The balancing act: Keeping them safe

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As a parent, I know that delicate balance between letting kids explore and keeping them safe. It can be a dangerous world. A responsible parent can’t disregard the hazards, even as we gradually expand kids’ boundaries.

Playing in nature definitely presents a list of potential hazards, from sunburn to tick-borne illnesses (a particularly knotty problem this year!), animal bites, falls . . . a worried parent could go mad. I believe it’s important to remember that our primary job as parents is to render ourselves unnecessary–to rear independent persons who are as healthy and well-adjusted as possible, equipped with the skills and judgment needed to succeed as fully-functioning adults.

But achieving that goal requires that they stay alive long enough to become adults.

So, where do we draw the line? And how do we adjust appropriately–because that line always keeps changing! Developmental stages flash by so fast, we have to work, to stay on top of “what’s developmentally appropriate today?” I managed (with a lot of help) to shepherd two reasonably-functional human beings into adulthood, and for me the key always seemed to be information.

I have yet to meet the child who responds positively to “because I say so!” And they’re RIGHT. That’s an extremely unhelpful answer.

As appropriate for the developmental level, I always tried to take the time to explain to the child why certain restrictions had to apply, if I possibly could. Granted, sometimes there’s no time. But that meant we needed a follow-up conversation. I discovered even the youngest child has the capability to be a rational human being (to the extent that someone can be, at any given stage of development). If we want them to grow into that capability as adults, we must treat them accordingly when they’re kids.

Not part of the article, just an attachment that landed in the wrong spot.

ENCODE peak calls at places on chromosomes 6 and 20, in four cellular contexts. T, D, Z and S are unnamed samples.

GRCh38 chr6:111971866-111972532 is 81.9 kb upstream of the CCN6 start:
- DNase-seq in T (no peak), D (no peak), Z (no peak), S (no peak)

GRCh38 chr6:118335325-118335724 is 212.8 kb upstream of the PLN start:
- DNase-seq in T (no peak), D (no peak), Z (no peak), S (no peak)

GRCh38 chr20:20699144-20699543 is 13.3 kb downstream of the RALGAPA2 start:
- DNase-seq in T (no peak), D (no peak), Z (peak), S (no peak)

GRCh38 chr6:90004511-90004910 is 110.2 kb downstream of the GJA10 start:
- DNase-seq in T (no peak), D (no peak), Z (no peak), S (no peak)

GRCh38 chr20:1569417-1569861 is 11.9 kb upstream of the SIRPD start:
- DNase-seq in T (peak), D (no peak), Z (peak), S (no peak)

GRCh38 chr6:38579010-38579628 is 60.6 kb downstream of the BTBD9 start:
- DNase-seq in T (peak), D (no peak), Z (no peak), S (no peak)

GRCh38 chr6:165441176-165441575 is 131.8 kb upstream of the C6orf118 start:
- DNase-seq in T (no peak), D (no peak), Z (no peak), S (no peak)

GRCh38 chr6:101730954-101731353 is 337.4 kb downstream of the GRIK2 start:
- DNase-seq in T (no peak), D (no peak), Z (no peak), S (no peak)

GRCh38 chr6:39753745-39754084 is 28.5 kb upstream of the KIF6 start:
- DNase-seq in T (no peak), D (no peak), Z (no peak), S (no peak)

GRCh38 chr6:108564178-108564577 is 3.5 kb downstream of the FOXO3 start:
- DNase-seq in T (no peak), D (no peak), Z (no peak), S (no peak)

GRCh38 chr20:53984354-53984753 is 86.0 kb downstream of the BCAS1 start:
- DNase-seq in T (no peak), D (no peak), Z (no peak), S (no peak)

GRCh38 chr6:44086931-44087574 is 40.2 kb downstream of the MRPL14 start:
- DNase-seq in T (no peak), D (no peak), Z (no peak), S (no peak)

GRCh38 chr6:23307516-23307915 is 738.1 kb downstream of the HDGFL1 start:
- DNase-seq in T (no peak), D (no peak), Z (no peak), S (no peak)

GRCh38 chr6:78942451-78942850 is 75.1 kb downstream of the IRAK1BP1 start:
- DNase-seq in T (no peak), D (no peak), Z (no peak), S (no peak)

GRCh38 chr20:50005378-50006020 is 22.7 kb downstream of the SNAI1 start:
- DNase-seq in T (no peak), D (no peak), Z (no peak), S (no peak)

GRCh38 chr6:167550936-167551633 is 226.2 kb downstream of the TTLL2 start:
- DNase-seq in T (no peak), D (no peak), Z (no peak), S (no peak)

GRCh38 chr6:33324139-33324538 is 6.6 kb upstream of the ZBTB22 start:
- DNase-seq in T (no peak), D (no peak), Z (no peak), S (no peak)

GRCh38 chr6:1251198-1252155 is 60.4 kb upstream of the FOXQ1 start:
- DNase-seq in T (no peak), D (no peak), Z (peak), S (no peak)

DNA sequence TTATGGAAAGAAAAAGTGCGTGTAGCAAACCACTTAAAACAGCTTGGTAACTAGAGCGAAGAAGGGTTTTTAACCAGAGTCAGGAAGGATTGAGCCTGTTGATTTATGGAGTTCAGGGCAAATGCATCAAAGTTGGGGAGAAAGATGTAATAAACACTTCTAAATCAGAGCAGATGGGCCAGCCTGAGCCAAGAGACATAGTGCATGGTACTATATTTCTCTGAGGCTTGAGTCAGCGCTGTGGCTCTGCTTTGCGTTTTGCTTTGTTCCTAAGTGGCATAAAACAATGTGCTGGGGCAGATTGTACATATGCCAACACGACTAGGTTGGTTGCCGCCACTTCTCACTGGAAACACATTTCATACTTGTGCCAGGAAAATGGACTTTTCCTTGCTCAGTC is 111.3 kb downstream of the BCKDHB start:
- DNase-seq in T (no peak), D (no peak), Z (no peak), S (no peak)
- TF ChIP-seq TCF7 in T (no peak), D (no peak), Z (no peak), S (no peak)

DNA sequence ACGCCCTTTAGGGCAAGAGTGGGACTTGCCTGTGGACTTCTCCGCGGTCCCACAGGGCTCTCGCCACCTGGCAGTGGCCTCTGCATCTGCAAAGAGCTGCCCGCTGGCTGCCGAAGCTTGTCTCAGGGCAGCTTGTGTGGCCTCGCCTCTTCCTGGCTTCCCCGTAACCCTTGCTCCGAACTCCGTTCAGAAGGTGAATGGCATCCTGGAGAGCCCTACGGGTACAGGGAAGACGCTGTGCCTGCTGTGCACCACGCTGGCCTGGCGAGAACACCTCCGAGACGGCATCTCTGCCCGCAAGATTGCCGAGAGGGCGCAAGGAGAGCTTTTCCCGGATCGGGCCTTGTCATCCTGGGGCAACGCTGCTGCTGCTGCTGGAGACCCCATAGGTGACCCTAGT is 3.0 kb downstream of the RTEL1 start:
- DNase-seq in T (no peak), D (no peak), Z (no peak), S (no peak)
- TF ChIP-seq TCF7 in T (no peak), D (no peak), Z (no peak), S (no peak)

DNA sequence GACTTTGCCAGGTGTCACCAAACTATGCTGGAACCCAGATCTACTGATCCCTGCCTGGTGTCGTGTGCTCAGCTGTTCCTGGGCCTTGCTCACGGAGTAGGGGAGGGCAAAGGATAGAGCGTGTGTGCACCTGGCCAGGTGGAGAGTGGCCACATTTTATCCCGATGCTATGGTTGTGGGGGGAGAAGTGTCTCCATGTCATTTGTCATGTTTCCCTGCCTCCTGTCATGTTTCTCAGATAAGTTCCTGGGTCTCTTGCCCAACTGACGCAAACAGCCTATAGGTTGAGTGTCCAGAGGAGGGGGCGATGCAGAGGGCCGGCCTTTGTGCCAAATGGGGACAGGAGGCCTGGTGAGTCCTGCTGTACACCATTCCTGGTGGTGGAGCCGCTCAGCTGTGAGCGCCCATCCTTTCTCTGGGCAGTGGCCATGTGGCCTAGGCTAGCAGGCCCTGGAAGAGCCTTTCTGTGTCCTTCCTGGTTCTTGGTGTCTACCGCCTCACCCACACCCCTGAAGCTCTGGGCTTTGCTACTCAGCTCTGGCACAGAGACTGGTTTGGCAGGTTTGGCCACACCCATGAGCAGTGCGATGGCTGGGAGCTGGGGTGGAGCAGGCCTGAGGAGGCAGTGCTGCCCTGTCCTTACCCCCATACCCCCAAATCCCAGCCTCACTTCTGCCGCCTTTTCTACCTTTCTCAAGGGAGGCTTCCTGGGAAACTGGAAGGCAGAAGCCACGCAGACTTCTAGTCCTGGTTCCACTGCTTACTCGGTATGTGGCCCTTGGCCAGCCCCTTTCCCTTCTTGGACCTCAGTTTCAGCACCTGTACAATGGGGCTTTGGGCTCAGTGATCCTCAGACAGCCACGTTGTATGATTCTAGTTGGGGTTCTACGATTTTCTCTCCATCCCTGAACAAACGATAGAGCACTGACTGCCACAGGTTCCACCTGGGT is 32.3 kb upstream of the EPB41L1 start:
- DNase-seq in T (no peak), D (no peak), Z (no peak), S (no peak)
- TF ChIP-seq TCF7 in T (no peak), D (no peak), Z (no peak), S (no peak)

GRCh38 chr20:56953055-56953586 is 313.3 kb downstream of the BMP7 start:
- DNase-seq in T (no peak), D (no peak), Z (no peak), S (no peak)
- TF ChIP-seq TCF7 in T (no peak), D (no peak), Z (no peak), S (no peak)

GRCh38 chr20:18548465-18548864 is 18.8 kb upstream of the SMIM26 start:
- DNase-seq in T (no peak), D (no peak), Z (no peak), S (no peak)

As appropriate for their age, that means teaching kids how to prevent their own bad outcomes (wear sunscreen and bug repellent; know basic safety principles about approaching animals or walking on rotten branches or uneven terrain). They may ignore it, but at least they’ll know why it happened, if they do.

It helps to remember the favorite saying of a friend of mine: “Good judgment comes from experience. Experience comes from bad judgment.” Giving them wide enough boundaries to explore and “push their envelope” means sometimes there’ll be unfortunate results. That’s why it’s just as important to teach them what do do if something does happen. There’s no emergency situation that can’t be made worse by the victim’s panic! The goal is not to terrify them, but to empower them.

It isn’t easy, but it’s worth the effort.

IMAGE: Many thanks to Citypages (Minneapolis, MN) for this image! (no info available, on who’s the photographer).

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jansgephardt

Kansas City-based Jan S. Gephardt is a writer, artist, and teacher. She makes nationally-recognized paper sculpture and writes sf mystery novels about a sapient police dog.

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